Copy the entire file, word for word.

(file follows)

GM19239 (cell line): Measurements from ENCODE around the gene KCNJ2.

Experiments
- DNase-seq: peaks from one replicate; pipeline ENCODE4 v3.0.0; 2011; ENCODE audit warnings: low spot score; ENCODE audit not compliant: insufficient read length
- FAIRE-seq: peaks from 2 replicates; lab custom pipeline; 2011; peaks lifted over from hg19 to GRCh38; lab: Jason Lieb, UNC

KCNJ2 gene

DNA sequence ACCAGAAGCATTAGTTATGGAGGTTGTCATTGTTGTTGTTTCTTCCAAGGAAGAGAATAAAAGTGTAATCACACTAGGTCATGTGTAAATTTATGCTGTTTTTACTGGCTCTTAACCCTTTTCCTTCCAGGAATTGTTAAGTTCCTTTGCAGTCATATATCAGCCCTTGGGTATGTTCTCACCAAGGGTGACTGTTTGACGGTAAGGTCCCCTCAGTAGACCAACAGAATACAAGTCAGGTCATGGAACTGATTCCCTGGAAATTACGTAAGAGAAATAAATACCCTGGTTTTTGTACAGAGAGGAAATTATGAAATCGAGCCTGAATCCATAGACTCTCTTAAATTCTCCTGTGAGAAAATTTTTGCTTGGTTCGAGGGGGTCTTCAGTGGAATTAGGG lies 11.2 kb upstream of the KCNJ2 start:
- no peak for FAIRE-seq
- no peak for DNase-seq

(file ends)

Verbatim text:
GM19239 (cell line): Measurements from ENCODE around the gene KCNJ2.

Experiments
- DNase-seq: peaks from one replicate; pipeline ENCODE4 v3.0.0; 2011; ENCODE audit warnings: low spot score; ENCODE audit not compliant: insufficient read length
- FAIRE-seq: peaks from 2 replicates; lab custom pipeline; 2011; peaks lifted over from hg19 to GRCh38; lab: Jason Lieb, UNC

KCNJ2 gene

DNA sequence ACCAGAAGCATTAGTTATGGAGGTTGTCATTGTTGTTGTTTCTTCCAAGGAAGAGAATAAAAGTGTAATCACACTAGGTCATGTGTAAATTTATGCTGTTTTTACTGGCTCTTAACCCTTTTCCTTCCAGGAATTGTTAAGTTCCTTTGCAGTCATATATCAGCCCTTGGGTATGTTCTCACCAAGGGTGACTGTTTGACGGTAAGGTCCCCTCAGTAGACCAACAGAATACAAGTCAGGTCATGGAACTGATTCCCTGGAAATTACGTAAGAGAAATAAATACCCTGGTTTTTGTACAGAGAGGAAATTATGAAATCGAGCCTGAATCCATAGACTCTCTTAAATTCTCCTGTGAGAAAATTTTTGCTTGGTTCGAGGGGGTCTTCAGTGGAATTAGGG lies 11.2 kb upstream of the KCNJ2 start:
- no peak for FAIRE-seq
- no peak for DNase-seq